A beautiful Japanese onsen at Lotte Arai
Gorgeous Japanese onsen on the west coast of Aomori
Outdoor onsen baths (rotenburo) at Appi Kogen
Matsukawa Onsen in Hachimantai Iwate
YukiChichibu Onsen (Chisenupuri Onsen) near Niseko
Japanese onsen etiquette includes having a good wash beforehand
Goshiki Onsen near Niseko Japan
Oyu is one of the public baths in Nozawa Onsen
Shibu Onsen has various public baths
Takakura Onsen at Shizukuishi Resort
Nyuto Onsen near Tazawako in Akita Prefecture
Takaragawa Onsen near Tenjindaira Gunma
Ryounkaku Tokachidake Hokkaido
Public onsen at Zao Onsen in Yamagata
Geto Kogen
Madarao Kogen Hotel
Aesthetically lovely Japan onsen at Lotte Arai
Public bath at Hirayu Onsen in Gifu
Fukeikan in Yamada Onsen near Yamaboku
Amihari Onsen


What is An Onsen?

An onsen is the Japanese term for hot spring, which is naturally heated water that has a high concentration of minerals such as sulphur. “Onsen” is typically used to refer to the thermal water source as well as the bathhouse and the baths. The plural of “onsen” can be “onsen” or “onsens”.

There are many onsen (hot springs) in Japan, which is not surprising considering the degree of geothermal activity in the mountainous areas of Japan. Onsens are the perfect remedy for sore muscles after a hard day on the slopes.

Types of Japanese Onsen

Onsen are generally gender segregated, but sometimes you’ll find old traditional onsen where there is mixed bathing (konyoku onsen) along with a women-only bath. Often with mixed bathing, women are provided with a towel-like dress to maintain decorum.

Some places also have a private onsen bath where you can book a time slot, or there are some guest rooms at very deluxe hotels and ryokan that have their own private onsen – this is the ultimate!

Many onsens are indoors and are adjacent to the shower area (see below) whilst some will also have an outdoor onsen (rotenburo). These may have screening for privacy or be located in a remote spot in the forest or mountains, away from prying eyes.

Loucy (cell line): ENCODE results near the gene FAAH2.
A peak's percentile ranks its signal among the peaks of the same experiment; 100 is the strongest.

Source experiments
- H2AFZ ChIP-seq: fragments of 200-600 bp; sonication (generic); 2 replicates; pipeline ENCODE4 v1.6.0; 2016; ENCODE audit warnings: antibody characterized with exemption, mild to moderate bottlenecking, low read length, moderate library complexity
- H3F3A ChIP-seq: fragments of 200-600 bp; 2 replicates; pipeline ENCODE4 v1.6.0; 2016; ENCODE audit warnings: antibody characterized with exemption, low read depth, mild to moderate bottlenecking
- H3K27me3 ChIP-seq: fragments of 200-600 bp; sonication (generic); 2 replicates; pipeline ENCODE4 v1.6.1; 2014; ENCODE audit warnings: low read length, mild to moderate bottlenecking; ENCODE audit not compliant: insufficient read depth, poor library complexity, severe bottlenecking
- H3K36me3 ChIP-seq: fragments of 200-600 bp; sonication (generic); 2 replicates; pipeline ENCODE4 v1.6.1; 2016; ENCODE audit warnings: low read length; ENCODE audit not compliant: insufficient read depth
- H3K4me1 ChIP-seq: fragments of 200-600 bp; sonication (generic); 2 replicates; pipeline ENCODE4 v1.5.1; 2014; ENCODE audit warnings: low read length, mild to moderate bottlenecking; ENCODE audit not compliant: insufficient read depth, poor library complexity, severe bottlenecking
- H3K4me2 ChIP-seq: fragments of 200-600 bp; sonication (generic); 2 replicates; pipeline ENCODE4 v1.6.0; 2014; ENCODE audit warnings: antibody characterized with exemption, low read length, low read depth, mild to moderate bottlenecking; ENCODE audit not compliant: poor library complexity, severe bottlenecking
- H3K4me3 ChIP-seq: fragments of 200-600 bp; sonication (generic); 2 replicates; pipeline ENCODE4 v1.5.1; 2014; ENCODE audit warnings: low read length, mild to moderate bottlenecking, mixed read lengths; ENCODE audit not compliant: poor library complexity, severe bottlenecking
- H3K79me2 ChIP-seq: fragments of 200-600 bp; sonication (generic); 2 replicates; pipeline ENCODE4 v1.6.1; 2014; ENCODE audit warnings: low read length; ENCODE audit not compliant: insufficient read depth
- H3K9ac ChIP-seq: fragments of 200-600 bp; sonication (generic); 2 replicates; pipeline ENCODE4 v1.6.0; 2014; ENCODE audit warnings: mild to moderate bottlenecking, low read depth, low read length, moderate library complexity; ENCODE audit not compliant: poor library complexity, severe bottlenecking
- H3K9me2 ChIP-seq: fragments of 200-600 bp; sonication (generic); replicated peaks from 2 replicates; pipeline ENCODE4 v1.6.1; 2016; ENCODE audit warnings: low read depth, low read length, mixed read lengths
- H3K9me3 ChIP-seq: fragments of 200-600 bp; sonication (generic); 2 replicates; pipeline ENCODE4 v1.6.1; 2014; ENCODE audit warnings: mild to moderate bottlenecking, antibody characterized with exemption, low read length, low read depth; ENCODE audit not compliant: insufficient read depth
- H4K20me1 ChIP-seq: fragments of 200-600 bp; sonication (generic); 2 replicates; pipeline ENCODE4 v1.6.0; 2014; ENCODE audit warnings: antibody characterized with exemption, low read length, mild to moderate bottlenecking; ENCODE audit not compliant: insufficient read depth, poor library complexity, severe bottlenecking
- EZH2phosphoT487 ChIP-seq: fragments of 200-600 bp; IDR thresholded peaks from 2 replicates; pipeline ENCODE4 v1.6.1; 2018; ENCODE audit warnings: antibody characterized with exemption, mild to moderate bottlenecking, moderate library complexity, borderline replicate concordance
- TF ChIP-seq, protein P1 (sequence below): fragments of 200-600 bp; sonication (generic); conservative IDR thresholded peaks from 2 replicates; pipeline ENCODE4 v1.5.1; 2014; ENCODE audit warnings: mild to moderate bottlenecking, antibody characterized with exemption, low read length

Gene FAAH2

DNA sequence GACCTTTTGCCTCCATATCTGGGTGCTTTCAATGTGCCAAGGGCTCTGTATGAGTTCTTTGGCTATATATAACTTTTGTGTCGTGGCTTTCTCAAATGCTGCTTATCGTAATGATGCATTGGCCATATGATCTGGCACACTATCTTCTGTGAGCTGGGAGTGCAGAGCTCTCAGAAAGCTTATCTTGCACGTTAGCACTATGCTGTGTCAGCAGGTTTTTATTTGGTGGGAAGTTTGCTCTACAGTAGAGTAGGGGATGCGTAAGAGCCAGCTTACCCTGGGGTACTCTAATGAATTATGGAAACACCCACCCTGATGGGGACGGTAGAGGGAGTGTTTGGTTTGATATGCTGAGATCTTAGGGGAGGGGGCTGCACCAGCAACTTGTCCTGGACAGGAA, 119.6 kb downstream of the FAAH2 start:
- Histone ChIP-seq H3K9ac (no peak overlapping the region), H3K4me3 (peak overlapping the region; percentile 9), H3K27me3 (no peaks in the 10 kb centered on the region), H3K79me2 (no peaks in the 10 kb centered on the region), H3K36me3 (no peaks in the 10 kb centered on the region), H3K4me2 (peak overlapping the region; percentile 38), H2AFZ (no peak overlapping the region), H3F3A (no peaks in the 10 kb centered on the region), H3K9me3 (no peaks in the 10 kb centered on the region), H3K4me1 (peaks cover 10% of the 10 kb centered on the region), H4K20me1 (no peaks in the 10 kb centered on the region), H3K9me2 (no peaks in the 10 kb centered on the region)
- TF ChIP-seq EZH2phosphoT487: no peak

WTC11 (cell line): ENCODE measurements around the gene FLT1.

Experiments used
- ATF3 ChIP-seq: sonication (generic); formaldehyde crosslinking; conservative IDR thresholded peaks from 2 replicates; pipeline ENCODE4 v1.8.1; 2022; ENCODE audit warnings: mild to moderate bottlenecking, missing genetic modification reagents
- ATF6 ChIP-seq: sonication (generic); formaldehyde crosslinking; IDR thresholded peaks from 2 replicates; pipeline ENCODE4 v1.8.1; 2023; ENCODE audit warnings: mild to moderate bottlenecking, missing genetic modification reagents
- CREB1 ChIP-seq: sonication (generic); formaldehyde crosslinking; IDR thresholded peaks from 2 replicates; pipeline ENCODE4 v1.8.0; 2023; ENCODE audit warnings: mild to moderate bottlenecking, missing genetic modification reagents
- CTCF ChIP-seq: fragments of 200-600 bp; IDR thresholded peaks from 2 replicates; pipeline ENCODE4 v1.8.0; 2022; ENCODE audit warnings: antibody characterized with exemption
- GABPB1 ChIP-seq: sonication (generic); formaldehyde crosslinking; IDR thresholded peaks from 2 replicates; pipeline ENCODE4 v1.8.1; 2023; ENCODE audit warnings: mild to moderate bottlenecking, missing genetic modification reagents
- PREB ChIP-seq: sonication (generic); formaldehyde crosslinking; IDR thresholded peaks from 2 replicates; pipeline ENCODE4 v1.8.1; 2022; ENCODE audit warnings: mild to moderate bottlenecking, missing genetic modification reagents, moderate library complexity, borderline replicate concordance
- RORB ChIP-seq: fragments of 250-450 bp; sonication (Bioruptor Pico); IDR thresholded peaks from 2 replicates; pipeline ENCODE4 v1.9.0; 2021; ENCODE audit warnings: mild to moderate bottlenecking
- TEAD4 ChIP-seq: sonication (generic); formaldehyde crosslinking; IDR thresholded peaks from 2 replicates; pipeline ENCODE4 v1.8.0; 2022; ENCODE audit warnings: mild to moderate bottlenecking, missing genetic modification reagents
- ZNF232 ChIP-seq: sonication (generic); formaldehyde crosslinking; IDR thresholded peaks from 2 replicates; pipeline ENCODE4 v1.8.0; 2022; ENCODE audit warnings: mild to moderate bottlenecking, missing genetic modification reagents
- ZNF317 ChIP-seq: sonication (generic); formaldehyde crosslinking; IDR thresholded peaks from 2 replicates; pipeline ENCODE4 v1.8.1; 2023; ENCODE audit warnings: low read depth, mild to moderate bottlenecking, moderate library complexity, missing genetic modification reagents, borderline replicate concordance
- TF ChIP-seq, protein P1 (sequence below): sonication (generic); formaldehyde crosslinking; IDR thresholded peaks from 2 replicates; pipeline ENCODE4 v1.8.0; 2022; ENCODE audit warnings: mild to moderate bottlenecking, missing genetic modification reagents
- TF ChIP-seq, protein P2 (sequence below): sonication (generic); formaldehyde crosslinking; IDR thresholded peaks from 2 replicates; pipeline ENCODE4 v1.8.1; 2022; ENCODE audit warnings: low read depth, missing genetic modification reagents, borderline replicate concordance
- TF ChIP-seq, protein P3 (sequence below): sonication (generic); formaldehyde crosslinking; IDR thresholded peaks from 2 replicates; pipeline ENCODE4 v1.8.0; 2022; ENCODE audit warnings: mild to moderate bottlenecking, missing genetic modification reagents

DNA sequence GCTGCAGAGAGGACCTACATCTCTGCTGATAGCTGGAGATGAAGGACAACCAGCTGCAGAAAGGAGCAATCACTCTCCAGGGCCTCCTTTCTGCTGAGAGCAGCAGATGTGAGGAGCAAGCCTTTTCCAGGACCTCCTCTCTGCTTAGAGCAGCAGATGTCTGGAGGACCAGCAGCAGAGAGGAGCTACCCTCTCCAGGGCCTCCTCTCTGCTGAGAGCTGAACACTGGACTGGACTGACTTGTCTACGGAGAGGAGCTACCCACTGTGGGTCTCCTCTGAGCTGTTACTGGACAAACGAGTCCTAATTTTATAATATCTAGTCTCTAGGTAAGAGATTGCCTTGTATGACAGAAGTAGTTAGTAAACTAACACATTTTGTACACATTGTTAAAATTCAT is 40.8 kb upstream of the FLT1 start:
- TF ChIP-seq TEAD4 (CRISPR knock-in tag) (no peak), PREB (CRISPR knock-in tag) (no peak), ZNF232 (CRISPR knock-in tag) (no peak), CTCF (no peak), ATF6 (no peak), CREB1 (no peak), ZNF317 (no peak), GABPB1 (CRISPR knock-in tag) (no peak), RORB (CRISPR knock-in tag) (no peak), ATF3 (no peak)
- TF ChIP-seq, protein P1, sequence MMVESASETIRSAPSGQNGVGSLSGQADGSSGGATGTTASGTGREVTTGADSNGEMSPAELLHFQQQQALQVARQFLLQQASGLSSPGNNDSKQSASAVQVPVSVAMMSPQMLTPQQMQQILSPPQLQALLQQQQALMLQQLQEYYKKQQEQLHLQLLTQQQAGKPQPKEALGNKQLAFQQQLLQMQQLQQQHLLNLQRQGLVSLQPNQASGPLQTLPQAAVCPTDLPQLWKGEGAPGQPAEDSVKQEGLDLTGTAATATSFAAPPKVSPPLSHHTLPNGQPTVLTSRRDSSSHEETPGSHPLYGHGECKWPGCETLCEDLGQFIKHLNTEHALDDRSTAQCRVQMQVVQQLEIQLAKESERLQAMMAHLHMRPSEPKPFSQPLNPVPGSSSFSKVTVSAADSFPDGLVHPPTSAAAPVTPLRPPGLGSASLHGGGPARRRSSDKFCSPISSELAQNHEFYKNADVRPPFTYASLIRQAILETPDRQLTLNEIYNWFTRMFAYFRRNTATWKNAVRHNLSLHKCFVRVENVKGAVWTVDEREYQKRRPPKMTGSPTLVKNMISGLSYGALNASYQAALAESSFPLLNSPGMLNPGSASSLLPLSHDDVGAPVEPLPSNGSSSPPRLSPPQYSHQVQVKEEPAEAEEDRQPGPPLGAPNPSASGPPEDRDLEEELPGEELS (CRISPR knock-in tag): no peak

Most onsen are part of a building such as a hotel, have an attached dressing area and showering area, and provide toiletries and hairdryers. Meanwhile some of the old-school onsen have very basic amenities and the pre-wash may occur with a bucket of water. Japan also has some a la naturale onsens out in the backcountry where there is no attached infrastructure.

Where Are the Japanese Onsens?

Many ski resort areas have onsens, and Japan has lots of onsen resort towns. Here are some particularly good spots for onsen that are associated with a ski area.

Japanese Onsen Etiquette

Step 1: Take off slippers or shoes

Typical onsen facilities have various sections to them. The entrance way will have a raised part where it’s essential onsen etiquette to remove your shoes or slippers before you step up.

Step 2: Take off your clothes

In the changing room you’ll need to take off all your clothes (or yukata) and put them in one of the baskets or compartments along with your big towel. No matter how bashful you may feel, do not put bathers on as this is really bad onsen etiquette. Get your shrubbery or man-fro in check if this helps you deal with your insecurities, and use your little modesty towel. And don’t look in the mirrors in the changing room, otherwise you’ll figure out how you look in your birthday suit!

Step 3: Wash yourself with hand held shower and/or bucket

The next room on from the changing room has the washing area and indoor onsen. Sit on one of the plastic tubs or stools (probably rinse it first!), and use the hand held shower to wash yourself. You wouldn’t be alone if it took you a minute or two to figure out how to use the shower! Some onsen aficionados would say that you have to wash yourself three times, but as a bare minimum, make sure that you scrub and rinse yourself very thoroughly. Don’t spray any other onsen guests during the process and don’t stand up, no matter how ridiculously low and uncomfortable the stool is.